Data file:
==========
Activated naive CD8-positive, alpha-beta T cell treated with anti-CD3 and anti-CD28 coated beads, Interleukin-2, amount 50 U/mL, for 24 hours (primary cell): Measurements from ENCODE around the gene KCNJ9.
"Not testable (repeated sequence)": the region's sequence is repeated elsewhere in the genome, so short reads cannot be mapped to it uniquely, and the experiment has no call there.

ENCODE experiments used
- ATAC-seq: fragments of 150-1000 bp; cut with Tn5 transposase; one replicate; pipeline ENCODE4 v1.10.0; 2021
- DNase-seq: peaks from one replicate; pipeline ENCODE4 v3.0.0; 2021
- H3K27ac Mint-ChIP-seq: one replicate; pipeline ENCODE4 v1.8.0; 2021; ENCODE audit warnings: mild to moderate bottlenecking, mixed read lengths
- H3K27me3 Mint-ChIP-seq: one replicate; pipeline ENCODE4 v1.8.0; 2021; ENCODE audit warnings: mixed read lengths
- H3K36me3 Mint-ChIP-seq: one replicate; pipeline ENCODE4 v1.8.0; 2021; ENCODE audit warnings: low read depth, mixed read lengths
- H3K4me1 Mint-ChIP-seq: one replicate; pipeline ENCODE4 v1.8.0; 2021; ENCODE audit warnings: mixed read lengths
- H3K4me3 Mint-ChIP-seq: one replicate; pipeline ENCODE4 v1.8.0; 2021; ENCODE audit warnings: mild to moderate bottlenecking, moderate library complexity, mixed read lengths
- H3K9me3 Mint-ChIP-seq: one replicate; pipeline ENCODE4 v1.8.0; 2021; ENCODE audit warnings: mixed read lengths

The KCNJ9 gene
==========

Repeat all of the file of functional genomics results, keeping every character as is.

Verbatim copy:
Activated naive CD8-positive, alpha-beta T cell treated with anti-CD3 and anti-CD28 coated beads, Interleukin-2, amount 50 U/mL, for 24 hours (primary cell): Measurements from ENCODE around the gene KCNJ9.
"Not testable (repeated sequence)": the region's sequence is repeated elsewhere in the genome, so short reads cannot be mapped to it uniquely, and the experiment has no call there.

ENCODE experiments used
- ATAC-seq: fragments of 150-1000 bp; cut with Tn5 transposase; one replicate; pipeline ENCODE4 v1.10.0; 2021
- DNase-seq: peaks from one replicate; pipeline ENCODE4 v3.0.0; 2021
- H3K27ac Mint-ChIP-seq: one replicate; pipeline ENCODE4 v1.8.0; 2021; ENCODE audit warnings: mild to moderate bottlenecking, mixed read lengths
- H3K27me3 Mint-ChIP-seq: one replicate; pipeline ENCODE4 v1.8.0; 2021; ENCODE audit warnings: mixed read lengths
- H3K36me3 Mint-ChIP-seq: one replicate; pipeline ENCODE4 v1.8.0; 2021; ENCODE audit warnings: low read depth, mixed read lengths
- H3K4me1 Mint-ChIP-seq: one replicate; pipeline ENCODE4 v1.8.0; 2021; ENCODE audit warnings: mixed read lengths
- H3K4me3 Mint-ChIP-seq: one replicate; pipeline ENCODE4 v1.8.0; 2021; ENCODE audit warnings: mild to moderate bottlenecking, moderate library complexity, mixed read lengths
- H3K9me3 Mint-ChIP-seq: one replicate; pipeline ENCODE4 v1.8.0; 2021; ENCODE audit warnings: mixed read lengths

The KCNJ9 gene